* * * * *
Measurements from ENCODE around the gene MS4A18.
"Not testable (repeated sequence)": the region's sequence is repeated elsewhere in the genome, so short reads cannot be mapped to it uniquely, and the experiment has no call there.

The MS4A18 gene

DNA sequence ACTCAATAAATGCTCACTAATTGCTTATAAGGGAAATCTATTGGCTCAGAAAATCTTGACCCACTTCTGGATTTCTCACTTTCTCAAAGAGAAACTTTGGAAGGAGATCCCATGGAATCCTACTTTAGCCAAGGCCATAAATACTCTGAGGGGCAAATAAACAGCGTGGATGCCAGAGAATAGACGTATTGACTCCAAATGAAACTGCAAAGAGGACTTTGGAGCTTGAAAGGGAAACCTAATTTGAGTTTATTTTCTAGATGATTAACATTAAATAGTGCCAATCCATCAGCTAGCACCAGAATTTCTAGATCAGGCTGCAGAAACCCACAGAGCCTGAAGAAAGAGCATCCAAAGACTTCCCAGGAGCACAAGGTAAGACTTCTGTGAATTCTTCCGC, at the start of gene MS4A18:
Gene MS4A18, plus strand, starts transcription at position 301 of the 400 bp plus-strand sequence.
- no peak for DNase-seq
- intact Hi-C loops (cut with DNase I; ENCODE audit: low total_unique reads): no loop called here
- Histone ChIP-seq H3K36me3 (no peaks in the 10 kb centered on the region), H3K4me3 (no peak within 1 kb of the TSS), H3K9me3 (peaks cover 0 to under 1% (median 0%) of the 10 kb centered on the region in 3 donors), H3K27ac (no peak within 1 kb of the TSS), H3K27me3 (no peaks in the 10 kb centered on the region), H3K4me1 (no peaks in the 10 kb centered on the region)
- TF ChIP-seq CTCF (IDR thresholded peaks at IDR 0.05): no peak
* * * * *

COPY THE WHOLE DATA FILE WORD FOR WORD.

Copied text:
Measurements from ENCODE around the gene MS4A18.
"Not testable (repeated sequence)": the region's sequence is repeated elsewhere in the genome, so short reads cannot be mapped to it uniquely, and the experiment has no call there.

The MS4A18 gene

DNA sequence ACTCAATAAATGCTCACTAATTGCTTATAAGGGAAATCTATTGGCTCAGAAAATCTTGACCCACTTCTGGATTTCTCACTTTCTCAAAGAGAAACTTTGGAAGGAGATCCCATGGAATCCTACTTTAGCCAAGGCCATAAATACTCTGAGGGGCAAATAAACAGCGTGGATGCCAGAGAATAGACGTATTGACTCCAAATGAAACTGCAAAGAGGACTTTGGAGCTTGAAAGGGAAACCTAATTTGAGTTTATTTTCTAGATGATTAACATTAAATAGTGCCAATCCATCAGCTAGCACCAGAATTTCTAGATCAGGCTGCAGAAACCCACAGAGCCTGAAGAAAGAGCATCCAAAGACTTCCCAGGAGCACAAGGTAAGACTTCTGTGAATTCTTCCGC, at the start of gene MS4A18:
Gene MS4A18, plus strand, starts transcription at position 301 of the 400 bp plus-strand sequence.
- no peak for DNase-seq
- intact Hi-C loops (cut with DNase I; ENCODE audit: low total_unique reads): no loop called here
- Histone ChIP-seq H3K36me3 (no peaks in the 10 kb centered on the region), H3K4me3 (no peak within 1 kb of the TSS), H3K9me3 (peaks cover 0 to under 1% (median 0%) of the 10 kb centered on the region in 3 donors), H3K27ac (no peak within 1 kb of the TSS), H3K27me3 (no peaks in the 10 kb centered on the region), H3K4me1 (no peaks in the 10 kb centered on the region)
- TF ChIP-seq CTCF (IDR thresholded peaks at IDR 0.05): no peak